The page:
NEW YORK (
--Brazil's economy has grown at an annualized rate of 8.9% for the first six months of 2010, but the growth hasn't come without pain.
The Brazilian government realizes it's behind the curve on building out its infrastructure and has accelerated efforts to remedy the problem, including a program with $250 billion set aside for infrastructure spending. Roads and power plants are the main focus of the upgrades. Last November, the country experienced a blackout with 60 million people losing electricity for 4 hours. The country is gearing up for the 2014 World Cup and wants to be prepared.
Investors not wanting to miss out on the coming spending spree have pushed the
Brazil Infrastructure Index
( INDXX) up 19% year-to-date vs. an increase of 7% for the S&P 500.
One area where billions will be spent is hydroelectric power. The program was begun by President Luiz Inacio Lula da Silva whose presidential term is ending. His personal pick for successor is Dilma Roussef, whose is currently expected to win a runoff election between her and Jose Serra set for Oct. 31. The country's utility companies have rallied ahead of the election with the hope that a win by Rousseff will keep the momentum alive for the infrastructure spending.
recently spoke to Luiz Rolla, Chief Financial Officer of
Companhia Energetica Minas Gerais
or Cemig, Brazil's second largest utility company, and asked him about the elections.
TheStreet: Brazil has a runoff coming up on the presidential election, do you think that the outcome is going to affect the power companies?
No, in general there will be very little chance to have some impact, because both candidates, regardless who is going to win, they have to support infrastructure projects. In Brazil, the power industry is one of the areas where we need more investments. So they have to support any investor who of course has plans to invest in the power industry.
The economy in Brazil has been very good, very strong, so clearly that should bode well for your company, right?
It's fantastic. The Brazil economic growth projected for the next five years implies 5,000 megawatts of new capacity every year and that represents a lot of additional investment. Not only for the power capacity but also for transmission lines, for distribution network.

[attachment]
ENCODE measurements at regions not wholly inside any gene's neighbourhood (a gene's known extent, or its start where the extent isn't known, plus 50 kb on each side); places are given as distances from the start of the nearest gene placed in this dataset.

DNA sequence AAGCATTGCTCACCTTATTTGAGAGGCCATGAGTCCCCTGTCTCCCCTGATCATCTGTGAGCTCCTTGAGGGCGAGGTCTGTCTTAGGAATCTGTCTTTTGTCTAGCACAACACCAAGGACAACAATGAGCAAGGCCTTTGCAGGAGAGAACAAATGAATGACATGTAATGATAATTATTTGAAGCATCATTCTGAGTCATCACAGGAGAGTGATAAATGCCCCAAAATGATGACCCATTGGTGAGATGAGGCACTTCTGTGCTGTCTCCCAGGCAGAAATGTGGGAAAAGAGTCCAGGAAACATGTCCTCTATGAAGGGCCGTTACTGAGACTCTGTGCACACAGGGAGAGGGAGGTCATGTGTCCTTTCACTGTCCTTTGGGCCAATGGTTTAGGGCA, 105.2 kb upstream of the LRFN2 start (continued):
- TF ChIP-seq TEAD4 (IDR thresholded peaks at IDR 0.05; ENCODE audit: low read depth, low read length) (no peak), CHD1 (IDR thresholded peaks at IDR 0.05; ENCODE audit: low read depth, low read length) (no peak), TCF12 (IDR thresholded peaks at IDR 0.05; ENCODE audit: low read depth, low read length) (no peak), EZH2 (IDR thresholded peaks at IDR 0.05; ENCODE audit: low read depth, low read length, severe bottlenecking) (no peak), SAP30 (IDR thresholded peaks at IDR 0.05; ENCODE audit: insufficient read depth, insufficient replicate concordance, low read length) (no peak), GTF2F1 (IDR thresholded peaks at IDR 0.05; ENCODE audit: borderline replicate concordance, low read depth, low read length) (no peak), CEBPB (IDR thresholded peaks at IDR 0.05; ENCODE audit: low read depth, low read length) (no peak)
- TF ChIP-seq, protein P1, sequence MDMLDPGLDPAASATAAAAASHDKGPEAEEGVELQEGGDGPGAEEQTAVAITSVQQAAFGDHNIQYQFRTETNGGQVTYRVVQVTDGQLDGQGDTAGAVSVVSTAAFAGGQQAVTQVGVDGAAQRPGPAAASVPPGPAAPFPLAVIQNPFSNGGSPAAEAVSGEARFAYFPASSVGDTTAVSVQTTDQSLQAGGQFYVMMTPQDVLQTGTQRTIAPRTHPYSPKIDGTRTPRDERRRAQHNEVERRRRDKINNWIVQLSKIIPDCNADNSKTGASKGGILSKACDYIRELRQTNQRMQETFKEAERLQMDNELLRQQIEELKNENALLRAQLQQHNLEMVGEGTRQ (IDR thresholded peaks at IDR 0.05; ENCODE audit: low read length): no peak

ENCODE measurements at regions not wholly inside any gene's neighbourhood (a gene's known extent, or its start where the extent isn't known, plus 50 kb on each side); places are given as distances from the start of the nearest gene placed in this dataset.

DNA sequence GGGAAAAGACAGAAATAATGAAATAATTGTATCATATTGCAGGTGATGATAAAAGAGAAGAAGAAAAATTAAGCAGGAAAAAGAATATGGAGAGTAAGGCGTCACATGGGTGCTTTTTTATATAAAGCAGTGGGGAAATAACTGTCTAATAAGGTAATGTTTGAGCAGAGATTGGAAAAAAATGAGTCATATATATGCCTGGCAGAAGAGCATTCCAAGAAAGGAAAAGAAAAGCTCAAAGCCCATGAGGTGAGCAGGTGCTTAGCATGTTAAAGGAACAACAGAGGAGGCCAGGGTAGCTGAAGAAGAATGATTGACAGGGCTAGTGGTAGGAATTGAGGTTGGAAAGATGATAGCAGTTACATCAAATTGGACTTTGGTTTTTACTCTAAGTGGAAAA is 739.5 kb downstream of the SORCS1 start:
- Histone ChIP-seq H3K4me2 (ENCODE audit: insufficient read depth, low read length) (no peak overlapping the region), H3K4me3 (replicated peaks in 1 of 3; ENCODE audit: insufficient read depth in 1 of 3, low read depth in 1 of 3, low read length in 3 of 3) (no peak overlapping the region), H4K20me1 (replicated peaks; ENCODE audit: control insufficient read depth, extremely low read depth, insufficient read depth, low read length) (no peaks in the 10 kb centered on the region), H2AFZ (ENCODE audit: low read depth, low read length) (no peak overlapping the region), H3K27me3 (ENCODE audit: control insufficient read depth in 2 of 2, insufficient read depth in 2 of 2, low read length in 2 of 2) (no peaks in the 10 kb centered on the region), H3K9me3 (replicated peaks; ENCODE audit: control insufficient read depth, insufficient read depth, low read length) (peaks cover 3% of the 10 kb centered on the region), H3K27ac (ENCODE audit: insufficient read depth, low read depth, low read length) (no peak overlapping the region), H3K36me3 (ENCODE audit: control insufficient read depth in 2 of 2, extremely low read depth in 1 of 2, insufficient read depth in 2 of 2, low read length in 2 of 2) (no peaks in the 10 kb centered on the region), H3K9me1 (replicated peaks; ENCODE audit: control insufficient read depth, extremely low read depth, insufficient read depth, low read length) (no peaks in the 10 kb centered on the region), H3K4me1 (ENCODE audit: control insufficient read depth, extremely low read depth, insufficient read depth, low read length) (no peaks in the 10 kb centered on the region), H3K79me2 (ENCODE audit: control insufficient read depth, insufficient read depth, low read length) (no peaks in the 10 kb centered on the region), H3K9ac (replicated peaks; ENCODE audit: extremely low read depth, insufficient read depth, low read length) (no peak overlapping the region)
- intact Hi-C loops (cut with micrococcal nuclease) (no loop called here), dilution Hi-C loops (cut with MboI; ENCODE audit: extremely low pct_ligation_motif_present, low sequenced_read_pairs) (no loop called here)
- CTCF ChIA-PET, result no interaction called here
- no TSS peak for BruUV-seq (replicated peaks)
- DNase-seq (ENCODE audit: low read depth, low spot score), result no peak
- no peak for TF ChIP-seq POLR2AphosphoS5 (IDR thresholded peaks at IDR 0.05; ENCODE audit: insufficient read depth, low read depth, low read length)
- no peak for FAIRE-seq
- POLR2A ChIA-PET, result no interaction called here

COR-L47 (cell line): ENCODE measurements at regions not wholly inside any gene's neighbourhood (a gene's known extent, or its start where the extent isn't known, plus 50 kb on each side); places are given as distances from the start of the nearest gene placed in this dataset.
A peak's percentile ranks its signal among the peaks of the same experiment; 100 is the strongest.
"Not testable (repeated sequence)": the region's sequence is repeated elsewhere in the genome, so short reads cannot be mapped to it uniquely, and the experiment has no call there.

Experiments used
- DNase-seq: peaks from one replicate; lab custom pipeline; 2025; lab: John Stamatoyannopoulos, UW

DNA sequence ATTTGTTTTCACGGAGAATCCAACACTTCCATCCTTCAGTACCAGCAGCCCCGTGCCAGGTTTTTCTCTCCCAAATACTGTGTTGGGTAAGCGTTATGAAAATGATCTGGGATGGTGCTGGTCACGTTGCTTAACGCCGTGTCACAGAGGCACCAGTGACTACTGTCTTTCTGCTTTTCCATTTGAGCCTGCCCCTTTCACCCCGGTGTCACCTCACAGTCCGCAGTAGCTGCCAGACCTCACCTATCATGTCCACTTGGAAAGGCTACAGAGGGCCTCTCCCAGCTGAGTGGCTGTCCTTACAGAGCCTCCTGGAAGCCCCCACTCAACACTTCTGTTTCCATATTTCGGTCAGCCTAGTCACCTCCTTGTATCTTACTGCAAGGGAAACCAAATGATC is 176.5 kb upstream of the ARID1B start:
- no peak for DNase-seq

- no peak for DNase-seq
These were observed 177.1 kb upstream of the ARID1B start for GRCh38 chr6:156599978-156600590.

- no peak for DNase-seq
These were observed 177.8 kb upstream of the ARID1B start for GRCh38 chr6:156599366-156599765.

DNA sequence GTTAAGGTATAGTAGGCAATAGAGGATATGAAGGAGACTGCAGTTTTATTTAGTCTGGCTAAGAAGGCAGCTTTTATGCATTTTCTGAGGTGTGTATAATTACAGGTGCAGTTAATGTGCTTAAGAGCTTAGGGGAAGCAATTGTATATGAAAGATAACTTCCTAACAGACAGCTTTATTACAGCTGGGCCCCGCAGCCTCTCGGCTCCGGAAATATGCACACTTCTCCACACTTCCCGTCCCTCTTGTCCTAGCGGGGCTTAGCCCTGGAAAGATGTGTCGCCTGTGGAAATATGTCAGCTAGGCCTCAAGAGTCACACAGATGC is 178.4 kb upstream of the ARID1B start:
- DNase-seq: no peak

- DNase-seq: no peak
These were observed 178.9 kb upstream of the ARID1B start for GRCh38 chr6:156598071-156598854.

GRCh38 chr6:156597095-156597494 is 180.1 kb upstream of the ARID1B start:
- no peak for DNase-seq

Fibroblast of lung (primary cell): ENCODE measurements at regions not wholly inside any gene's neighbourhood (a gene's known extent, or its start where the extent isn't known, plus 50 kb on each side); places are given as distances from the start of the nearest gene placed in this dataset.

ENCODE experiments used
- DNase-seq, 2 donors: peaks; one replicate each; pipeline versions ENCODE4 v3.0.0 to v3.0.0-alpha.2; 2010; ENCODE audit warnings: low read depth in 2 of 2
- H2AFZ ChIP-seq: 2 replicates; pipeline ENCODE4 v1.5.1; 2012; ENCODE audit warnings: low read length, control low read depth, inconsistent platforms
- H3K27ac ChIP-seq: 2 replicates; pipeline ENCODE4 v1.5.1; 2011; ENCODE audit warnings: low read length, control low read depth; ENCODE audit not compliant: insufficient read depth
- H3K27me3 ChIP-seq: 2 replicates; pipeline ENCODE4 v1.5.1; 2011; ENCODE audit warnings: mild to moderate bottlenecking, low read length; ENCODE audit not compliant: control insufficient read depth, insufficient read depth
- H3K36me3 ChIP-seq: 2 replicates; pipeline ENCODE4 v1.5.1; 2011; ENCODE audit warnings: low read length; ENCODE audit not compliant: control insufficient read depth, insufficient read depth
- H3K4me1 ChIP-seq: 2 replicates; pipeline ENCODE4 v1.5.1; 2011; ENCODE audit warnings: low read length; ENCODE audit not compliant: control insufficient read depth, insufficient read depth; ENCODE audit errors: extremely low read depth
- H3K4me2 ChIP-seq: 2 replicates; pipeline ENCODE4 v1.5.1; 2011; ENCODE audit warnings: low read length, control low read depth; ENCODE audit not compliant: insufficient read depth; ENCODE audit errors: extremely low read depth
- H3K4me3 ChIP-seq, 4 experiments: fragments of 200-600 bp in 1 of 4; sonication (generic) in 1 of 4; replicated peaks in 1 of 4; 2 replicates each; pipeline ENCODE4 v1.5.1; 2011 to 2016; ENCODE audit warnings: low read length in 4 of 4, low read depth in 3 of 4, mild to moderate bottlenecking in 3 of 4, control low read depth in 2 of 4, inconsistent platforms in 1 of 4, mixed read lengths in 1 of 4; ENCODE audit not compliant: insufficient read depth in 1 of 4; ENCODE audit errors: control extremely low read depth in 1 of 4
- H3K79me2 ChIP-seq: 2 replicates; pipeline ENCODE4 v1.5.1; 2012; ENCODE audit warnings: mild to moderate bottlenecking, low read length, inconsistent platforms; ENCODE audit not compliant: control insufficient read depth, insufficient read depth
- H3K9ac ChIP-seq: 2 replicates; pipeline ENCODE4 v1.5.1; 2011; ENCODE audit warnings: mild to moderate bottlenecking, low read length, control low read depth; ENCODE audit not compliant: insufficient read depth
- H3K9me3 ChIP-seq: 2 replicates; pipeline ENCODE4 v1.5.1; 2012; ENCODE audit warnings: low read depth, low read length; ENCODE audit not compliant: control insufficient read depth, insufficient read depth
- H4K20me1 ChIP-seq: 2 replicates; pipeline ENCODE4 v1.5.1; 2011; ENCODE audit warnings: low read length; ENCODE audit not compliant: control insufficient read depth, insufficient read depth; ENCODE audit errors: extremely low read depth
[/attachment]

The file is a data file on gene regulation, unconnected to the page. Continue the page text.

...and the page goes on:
All of this represents good opportunities for companies like ours.
Cemig has made some acquisitions, do you have more expansion plans?
The Brazilian industry will be undergoing a consolidation process. We have too many small companies there. The scale in this industry is a key process. So, we foresee a lot of acquisitions coming in the near future for sure.
With that comes taking on debt. How are you planning to pay for these acquisitions and reduce debt?
The structure we have used so far is a mix of debt and equity. Debt, mostly in the local market. The local market has been strong enough to finance our expansion and we rely on this market in the coming years as well. But of course as soon as you grow, the need for more funds grows a lot. So it's very likely in the near future we have to go to the international market to raise funds as well to finance a large acquisition.
What has been your response to the currency? The real's been very strong.
That is our issue. The appreciation of the real results in very high forex risk that has prevented us from raising funds abroad. Despite that, the international bonds have a longer term than the local bonds, but the costs for hedging is pretty high as well. So that's why we have focused on the local market.
Locally, there has been a lot of talk about installing smart meters. Where is Cemig on that regard?
This is the technology we have to implement over the next five years. It's a very big investment we have to do. It's necessary, but also it's going to open a lot of opportunities for utilities. We have a lot of negotiations to do for the clients, provide new services that technology will allow us to do. So we see these as great opportunities, in spite of the investment we have to do.
Cemig is in various power sources. Which is the one that the company is putting most of its investments behind?
For our company, for Brazil, mostly we have to invest in hydro power plants, because we have untapped hydro potential in Brazil. So, it makes sense for us. That is the lowest cost of producing electricity in Brazil. But there are some other alternatives like wind farms that has grown significantly over the last 3 years and the costs have come down significantly.
Today I say wind farm costs are very competitive to the small hydro power plants and that is amazing. A few years ago the cost was too high and that is result of the equipment and development by the manufacturer's especially the European ones and they are selling equipment at pretty low cost in Brazil. In that turn, wind farms are very competitive.
What's the one thing you're most excited about in the company?
We have the results we got from the last acquisitions. We are digesting those acquisitions. For sure the next quarter you are going to see good results.
--Written by Debra Borchardt in New York.
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